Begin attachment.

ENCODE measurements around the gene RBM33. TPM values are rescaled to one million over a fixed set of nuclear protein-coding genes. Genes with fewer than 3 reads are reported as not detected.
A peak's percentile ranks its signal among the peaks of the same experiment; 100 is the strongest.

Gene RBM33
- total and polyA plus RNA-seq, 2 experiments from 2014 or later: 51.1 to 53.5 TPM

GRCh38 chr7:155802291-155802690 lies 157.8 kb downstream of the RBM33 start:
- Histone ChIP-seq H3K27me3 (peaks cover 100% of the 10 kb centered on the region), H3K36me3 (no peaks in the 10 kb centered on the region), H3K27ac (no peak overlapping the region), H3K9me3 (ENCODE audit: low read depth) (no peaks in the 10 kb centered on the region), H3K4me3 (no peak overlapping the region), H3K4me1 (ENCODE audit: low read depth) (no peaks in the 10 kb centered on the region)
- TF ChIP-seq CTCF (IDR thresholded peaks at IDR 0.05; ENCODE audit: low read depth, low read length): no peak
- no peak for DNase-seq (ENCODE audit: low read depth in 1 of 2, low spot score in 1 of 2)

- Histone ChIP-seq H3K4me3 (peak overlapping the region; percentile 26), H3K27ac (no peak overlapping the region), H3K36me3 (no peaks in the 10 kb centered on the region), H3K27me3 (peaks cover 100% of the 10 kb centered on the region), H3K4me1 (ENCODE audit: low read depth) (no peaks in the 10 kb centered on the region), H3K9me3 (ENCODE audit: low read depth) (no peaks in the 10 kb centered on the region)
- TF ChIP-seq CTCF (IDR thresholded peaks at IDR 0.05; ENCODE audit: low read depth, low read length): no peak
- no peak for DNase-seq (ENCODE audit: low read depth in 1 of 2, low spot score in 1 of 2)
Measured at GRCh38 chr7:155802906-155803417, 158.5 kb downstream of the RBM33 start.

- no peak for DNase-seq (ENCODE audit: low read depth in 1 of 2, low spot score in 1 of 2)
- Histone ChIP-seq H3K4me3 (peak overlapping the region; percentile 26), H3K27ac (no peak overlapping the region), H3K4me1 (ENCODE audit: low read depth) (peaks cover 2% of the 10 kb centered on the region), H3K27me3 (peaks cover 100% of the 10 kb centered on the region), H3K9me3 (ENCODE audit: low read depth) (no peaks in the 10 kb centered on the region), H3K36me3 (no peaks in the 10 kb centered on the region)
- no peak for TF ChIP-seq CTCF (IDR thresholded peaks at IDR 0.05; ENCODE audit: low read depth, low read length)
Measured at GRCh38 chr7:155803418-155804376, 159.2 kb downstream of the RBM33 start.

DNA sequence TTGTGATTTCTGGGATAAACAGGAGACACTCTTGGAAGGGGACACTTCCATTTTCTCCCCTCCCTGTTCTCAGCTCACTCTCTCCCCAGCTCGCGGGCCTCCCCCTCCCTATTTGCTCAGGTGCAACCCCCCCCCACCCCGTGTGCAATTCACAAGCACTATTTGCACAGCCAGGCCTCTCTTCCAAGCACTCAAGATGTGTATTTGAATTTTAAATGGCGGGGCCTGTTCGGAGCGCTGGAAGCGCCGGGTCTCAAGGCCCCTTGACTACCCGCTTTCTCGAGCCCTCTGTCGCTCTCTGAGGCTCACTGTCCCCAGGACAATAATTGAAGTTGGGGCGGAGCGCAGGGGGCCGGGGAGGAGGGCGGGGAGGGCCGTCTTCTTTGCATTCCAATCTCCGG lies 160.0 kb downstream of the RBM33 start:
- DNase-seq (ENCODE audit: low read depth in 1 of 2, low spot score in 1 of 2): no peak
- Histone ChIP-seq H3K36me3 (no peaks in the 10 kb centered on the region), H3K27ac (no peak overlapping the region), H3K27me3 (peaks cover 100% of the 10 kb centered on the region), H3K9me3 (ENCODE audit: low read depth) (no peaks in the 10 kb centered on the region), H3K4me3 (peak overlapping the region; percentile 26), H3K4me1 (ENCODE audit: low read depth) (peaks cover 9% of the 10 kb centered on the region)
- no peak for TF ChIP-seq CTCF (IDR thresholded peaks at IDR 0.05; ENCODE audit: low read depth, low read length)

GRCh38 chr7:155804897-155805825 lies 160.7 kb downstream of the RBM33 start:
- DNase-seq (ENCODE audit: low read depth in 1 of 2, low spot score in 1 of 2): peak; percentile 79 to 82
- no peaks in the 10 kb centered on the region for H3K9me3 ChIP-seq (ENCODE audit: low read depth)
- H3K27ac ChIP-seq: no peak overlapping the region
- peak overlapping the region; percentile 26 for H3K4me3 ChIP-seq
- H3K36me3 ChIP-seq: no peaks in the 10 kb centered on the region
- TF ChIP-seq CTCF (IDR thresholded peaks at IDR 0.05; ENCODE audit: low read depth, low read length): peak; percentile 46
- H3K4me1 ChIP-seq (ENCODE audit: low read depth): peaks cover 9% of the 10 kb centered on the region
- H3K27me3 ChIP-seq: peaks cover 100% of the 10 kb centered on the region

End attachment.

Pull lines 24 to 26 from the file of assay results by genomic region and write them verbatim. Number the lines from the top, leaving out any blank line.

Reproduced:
- H3K27ac ChIP-seq: no peak overlapping the region
- peak overlapping the region; percentile 26 for H3K4me3 ChIP-seq
- H3K36me3 ChIP-seq: no peaks in the 10 kb centered on the region